In this episode we sit down with psychology legend Richard Petty to discuss the Elaboration Likelihood Model, a theory he developed with psychologist John Cacioppo in the 1980s that unified the study of attitude change and persuasion and has since become one of the most robust models for explaining how and why some messages change people’s minds, some don’t, as well as what makes some stick and others fade in influence over time.

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Dinner parties used to be where you avoided politics. Now talking about politics at dinner parties is the norm.

Years ago, we avoided politics because we assumed the people at our table had diverse political identities, and we didn’t want to introduce a topic that might lead to an argument. Today, we assume our guests share a single identity, after all, why else would we have invited them?

Something has changed in the United States, and for many of us, it’s only at Thanksgiving dinner, a gathering where we don’t get to sort ourselves by political tribe, that we must face people who see the world differently than ourselves.

In 1990, psychologist Walter Michel’s and his team released a landmark study into delayed gratification.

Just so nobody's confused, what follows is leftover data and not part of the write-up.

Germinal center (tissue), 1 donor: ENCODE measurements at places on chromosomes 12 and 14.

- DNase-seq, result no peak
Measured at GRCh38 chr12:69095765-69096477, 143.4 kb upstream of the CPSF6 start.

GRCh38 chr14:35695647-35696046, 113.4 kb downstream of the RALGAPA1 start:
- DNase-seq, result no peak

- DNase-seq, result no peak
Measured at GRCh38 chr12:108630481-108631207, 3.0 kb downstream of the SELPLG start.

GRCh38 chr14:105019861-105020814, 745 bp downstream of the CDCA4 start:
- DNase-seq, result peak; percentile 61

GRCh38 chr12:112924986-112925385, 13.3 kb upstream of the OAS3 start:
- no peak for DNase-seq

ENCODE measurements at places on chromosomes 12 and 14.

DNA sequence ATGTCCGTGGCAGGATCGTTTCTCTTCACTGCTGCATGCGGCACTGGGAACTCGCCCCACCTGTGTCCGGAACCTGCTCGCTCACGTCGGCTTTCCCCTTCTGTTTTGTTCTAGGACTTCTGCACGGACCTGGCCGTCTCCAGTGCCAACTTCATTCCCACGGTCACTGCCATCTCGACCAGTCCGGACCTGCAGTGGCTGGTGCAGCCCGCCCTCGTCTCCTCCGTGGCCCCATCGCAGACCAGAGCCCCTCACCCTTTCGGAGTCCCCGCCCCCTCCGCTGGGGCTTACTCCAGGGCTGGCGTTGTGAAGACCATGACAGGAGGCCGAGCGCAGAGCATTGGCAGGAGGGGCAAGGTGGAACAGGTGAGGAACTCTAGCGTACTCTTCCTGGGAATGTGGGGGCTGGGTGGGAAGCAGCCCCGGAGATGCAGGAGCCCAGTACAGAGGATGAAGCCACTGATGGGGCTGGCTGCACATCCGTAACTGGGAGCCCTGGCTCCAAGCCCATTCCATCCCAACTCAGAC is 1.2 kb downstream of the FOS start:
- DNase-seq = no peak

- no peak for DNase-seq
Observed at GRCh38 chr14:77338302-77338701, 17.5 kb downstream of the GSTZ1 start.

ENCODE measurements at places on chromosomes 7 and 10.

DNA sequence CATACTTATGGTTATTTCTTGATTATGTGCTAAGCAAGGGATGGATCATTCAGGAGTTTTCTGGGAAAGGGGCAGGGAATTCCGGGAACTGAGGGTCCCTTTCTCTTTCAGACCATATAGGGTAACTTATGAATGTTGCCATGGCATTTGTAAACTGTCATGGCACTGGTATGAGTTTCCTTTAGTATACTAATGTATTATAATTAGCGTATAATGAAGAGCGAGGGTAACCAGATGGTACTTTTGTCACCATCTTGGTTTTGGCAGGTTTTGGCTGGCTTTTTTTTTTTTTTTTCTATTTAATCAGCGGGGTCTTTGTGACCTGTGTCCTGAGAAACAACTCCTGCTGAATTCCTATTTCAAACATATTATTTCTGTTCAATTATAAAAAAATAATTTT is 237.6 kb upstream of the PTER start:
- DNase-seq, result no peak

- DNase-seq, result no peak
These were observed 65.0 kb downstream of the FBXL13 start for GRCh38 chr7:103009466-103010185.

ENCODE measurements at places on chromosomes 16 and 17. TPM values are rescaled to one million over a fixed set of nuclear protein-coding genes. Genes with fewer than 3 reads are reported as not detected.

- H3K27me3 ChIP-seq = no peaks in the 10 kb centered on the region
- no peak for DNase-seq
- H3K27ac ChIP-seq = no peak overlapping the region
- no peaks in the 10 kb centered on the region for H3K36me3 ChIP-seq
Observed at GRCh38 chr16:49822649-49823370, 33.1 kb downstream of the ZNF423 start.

They offered kids a single marshmallow now, or two marshmallows later if they could resist temptation for 20 minutes. They found that the children who could wait were more likely to be successful later in life. They had higher test scores on the SAT, lower divorce rates, higher incomes, lower body mass indexes, and fewer behavioral problems as adults.

Today, if you go to YouTube and search for “The Marshmallow Test” you will find thousands of videos in which parents test their children to see if they can wait for the marshmallow. It’s understandable, because throughout the early 2000s, a slew of TED talks, popular books, and viral articles suggested that you could use the test to portend your child’s chances at reaching their life goals — and its fun and easy and you can eat all the extra marshmallows.

The marshmallow test is now one of the most well-known studies in all of psychology, right up there with the Milgram shock experiments and the Stanford prison experiment, but a new replication suggests we’ve been learning the wrong lesson from its findings for decades.